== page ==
And we didn’t talk about it with those two kids again until years later, when we found ourselves gathered around a table at a bar back in France, adults now, and for the first time we let ourselves share the stories that few people have heard. We spoke about when our names had changed and the excuses we were given or later gave: taxes or marriage or other such lies. We talked about our unquestioning acceptance of what we were told by our parents, glaring in hindsight. We bandied about these tales like private jokes, laughing at the absurdity of it all, but we still looked over our shoulders as we spoke. One thing fugitive kids share is a sense of caution in telling. Long after it can’t hurt anyone, it still feels like a transgression.
Later still, Dad and Lana moved to Annecy. They took a villa by the lake. Dad was training for his paragliding license, and we watched as he ran off the edge of one of the mountains surrounding the lake, swooping terrifyingly low for a moment, before catching a thermal and rushing upward, where he would turn in circles in the sunshine like Icarus. I was too young to fly, but Caitlin did, landing with her eyes wide and rushing from the thrill. She was always brave.
We took a catamaran out on the lake, and Dad taught us to do back dives off the side, judging each jump with marks out of ten, his voice calling out through the water in my ears.
Life was easy here. Our feet were always bare and no one expected anything of us except to be happy and play. The days were sticky sweet and long; they ended with us gathered together on the patio of a restaurant, eyes heavy in the golden candlelight with the faint smell of cigarettes in the air and the taste of mussels and garlic in my mouth. I’d fall asleep, my head resting on Dad’s lap, listening to the sound of adults talking around me.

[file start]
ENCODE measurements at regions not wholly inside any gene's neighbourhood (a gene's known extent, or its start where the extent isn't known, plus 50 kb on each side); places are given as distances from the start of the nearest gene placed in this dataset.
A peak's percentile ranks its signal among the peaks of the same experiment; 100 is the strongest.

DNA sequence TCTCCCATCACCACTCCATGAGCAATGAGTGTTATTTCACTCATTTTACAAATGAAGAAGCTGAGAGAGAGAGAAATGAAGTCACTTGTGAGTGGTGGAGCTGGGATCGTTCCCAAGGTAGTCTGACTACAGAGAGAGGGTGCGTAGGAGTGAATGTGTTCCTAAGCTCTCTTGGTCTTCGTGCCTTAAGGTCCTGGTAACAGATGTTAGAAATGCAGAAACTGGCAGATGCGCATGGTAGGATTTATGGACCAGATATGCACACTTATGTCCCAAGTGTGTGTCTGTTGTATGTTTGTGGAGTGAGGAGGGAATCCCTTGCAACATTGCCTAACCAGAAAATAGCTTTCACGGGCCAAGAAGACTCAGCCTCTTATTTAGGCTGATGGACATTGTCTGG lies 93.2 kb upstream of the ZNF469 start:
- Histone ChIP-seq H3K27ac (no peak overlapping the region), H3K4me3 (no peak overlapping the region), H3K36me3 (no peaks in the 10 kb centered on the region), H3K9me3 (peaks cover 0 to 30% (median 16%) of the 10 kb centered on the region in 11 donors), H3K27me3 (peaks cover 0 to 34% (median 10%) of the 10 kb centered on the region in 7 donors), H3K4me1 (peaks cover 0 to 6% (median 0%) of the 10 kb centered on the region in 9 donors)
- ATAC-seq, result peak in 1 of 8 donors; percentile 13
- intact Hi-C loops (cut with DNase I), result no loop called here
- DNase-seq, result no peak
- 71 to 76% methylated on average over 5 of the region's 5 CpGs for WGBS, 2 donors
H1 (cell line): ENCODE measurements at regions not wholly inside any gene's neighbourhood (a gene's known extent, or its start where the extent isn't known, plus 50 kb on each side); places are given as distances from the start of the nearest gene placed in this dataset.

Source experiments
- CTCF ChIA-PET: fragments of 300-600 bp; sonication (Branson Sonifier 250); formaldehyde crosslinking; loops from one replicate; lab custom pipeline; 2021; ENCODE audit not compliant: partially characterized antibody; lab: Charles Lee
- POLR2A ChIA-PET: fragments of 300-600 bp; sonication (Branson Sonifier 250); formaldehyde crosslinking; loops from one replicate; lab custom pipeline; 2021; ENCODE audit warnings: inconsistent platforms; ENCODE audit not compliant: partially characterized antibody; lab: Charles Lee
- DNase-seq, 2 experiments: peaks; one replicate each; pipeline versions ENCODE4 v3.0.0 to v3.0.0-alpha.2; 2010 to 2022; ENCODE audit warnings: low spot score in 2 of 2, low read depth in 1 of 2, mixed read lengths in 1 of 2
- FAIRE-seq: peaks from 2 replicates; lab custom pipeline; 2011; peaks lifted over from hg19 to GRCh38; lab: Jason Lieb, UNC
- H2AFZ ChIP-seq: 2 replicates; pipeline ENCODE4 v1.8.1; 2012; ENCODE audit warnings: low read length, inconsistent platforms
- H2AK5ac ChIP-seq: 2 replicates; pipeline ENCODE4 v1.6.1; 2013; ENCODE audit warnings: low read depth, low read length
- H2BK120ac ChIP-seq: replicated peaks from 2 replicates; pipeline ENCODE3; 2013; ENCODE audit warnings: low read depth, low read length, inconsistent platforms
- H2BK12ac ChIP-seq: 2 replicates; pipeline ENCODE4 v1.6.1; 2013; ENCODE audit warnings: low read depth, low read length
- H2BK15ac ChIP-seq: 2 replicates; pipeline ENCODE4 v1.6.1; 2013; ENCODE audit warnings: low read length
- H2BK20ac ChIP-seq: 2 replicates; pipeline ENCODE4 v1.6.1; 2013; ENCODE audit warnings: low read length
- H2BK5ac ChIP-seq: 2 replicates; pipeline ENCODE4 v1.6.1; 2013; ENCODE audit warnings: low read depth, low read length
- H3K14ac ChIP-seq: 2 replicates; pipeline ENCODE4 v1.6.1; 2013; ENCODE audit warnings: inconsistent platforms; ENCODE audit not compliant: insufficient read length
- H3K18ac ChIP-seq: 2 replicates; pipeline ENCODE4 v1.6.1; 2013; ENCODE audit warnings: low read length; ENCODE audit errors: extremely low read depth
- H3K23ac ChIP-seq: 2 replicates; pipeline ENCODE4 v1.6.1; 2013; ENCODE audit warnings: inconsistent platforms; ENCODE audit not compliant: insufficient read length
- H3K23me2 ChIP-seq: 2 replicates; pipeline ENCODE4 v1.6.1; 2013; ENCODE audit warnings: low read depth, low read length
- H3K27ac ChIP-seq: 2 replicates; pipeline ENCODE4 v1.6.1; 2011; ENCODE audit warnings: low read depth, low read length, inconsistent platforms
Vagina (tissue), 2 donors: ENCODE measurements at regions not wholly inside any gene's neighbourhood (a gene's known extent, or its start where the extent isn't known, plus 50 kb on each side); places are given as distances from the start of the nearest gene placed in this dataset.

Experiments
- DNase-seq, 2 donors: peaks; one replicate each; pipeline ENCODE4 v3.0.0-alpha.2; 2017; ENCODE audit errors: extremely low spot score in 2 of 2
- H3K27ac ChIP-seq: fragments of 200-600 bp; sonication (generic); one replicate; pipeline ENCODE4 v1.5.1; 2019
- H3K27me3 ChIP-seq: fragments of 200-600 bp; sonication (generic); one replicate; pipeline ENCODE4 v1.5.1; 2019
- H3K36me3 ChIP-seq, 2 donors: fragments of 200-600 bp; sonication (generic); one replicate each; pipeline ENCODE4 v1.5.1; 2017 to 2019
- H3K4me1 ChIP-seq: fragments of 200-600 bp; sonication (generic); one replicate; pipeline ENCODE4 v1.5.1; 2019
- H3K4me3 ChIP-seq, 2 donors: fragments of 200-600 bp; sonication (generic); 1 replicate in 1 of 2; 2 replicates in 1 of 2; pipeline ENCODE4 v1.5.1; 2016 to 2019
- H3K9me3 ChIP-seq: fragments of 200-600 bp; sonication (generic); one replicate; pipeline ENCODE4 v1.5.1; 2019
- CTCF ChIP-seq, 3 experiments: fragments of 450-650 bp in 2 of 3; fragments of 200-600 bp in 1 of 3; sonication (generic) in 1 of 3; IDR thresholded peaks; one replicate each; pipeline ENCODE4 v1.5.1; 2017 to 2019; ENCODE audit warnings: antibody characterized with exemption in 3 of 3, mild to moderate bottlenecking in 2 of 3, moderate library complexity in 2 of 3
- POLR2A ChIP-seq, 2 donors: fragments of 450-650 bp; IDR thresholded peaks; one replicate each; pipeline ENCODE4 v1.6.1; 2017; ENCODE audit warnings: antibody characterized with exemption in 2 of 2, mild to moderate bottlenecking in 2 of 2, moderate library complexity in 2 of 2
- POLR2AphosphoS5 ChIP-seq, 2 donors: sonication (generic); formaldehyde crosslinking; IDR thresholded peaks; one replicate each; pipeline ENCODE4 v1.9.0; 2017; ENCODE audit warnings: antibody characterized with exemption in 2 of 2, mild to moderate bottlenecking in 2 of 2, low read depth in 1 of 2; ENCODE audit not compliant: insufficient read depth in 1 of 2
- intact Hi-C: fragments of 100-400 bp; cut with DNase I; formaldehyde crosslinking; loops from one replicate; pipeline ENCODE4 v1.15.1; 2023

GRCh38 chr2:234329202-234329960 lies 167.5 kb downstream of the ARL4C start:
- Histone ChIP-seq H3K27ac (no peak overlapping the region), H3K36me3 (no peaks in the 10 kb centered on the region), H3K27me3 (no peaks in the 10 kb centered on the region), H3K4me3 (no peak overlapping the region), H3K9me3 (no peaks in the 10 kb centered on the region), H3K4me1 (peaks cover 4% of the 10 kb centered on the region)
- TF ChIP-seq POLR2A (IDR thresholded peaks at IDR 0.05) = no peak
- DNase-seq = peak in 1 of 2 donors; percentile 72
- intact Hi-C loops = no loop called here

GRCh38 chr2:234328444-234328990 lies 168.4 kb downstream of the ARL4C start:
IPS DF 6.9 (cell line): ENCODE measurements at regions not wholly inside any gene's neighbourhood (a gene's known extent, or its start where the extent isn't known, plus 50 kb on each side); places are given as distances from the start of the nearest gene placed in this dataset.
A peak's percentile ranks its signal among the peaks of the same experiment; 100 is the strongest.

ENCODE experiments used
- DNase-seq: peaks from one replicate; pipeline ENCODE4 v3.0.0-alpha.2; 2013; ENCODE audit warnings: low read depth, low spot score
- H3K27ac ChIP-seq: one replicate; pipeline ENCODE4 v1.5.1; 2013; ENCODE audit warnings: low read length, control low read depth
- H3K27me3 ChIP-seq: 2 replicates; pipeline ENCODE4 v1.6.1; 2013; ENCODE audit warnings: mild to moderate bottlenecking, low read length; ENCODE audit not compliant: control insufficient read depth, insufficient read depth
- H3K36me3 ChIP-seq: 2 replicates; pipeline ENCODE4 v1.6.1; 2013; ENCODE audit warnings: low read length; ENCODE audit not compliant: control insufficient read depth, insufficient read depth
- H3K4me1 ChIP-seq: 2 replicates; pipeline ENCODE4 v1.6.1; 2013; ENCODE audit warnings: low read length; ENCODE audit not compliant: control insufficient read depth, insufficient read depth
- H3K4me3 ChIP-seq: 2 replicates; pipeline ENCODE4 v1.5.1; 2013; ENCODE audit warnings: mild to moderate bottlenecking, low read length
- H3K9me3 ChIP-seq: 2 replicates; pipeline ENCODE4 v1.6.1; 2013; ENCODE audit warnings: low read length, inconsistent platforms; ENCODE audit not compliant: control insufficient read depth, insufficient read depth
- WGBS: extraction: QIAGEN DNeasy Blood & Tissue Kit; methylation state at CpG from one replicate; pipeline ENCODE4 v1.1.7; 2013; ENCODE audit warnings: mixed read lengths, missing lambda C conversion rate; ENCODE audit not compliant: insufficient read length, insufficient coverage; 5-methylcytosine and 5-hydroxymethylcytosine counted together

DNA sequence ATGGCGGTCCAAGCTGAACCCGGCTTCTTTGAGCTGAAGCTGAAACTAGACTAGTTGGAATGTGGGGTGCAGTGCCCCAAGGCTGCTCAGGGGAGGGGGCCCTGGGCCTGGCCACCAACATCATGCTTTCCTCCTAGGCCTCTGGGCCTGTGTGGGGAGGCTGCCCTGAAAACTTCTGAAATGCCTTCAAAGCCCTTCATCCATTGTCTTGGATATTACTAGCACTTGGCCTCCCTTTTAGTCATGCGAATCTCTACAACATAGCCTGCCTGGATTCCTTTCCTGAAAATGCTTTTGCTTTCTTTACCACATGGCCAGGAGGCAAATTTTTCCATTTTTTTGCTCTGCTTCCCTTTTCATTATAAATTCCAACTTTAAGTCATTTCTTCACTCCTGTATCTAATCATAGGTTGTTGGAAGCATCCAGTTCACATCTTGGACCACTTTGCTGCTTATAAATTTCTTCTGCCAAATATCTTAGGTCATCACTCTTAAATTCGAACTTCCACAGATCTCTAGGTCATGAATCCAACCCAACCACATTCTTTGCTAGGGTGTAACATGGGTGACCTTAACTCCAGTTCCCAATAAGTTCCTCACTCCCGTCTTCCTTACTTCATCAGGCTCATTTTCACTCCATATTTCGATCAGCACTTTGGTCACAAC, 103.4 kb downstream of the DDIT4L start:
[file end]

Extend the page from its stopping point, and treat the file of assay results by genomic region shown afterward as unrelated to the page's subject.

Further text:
Still, I knew that Dad had a choice to make: to turn himself in and return to America or to keep running. He didn’t talk about it, always maintaining the same carefree demeanor as if we were all on one long holiday, like we had chosen for life to be this way. He acted like everything was going to be okay. This felt like precious time, and we didn’t want to ask him all of our questions we had, because we didn’t want to spoil it. We saw that he was invested in maintaining this illusion, this lovely French daydream.
But I worried, all the same, and I could feel that worry growing between my fingers — the eczema, which had plagued the creases of my body when I was little, returning after many years. Eventually it spread like a stain until my fingers and wrists were blistered and red raw. Mom took me to the doctor and tried every remedy from steroid cream to cod liver oil, which made my hands smell fishy and the girls at school teased me. In the end it was the homoeopathist who helped most, because he sat me down and asked how I was feeling.
Caitlin and I used to run off on the beach and then sneak up on Dad, leaping on his shoulders and taunting him for having lost sight of us. Barely flinching or opening his eyes from where he basked in the sunshine, Dad would say nonchalantly, “I knew exactly where you were; I always know where you are.” But that was just it — he didn’t. And looking at my fingers, I knew he was wrong about France too. Everything was not going to be okay.
For Your Bedside Table
No Way Home: A Memoir of Life on the Run, by Tyler Wetherall
This excerpt was reprinted by permission of St. Martin’s Press.